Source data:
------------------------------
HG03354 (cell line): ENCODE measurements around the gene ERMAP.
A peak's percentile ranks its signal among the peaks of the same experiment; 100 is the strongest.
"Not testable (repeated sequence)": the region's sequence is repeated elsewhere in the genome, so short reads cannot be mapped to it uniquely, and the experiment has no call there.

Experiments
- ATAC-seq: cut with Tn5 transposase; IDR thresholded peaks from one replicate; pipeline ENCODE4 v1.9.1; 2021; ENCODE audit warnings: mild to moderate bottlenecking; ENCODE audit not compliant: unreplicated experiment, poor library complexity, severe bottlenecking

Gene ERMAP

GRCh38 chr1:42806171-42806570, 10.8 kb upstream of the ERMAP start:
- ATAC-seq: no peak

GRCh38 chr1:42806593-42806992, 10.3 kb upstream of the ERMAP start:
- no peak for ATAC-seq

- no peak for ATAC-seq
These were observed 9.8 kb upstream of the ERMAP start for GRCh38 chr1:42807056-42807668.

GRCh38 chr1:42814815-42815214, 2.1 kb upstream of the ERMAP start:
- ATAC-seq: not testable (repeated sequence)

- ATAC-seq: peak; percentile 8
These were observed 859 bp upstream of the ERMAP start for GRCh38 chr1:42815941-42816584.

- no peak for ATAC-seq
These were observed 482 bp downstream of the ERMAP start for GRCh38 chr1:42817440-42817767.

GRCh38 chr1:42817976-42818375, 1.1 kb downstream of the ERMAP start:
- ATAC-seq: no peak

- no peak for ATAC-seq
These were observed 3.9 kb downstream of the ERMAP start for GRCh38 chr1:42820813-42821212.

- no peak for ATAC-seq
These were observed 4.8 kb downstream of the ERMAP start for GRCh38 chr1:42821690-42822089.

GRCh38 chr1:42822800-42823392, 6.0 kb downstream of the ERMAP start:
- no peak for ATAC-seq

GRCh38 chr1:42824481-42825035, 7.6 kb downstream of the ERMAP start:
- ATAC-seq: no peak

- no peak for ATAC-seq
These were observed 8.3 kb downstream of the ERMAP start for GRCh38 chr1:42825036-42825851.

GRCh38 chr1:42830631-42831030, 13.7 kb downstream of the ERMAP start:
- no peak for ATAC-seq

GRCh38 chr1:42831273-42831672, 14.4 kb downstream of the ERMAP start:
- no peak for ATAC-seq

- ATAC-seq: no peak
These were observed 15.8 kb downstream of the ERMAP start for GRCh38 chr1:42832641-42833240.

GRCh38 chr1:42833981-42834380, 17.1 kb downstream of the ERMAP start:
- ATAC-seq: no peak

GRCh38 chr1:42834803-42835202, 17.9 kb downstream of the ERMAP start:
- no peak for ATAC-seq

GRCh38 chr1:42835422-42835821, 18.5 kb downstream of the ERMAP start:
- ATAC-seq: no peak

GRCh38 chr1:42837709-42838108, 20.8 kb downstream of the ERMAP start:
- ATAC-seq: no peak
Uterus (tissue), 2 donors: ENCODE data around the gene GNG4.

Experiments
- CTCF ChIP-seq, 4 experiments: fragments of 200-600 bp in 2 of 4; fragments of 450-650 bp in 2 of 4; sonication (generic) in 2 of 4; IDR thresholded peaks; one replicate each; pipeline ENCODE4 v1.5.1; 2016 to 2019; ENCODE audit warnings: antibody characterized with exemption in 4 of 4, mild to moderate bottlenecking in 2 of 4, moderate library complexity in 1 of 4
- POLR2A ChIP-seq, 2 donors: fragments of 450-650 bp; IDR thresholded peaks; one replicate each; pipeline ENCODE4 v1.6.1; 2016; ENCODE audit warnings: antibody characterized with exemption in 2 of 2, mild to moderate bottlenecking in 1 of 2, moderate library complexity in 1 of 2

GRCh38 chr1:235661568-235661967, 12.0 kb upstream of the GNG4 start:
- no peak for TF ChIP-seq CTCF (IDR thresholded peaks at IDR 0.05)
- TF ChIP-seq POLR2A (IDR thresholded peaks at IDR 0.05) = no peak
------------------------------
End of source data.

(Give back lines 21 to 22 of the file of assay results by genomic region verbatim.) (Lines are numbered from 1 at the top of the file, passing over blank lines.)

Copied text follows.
- no peak for ATAC-seq
These were observed 3.9 kb downstream of the ERMAP start for GRCh38 chr1:42820813-42821212.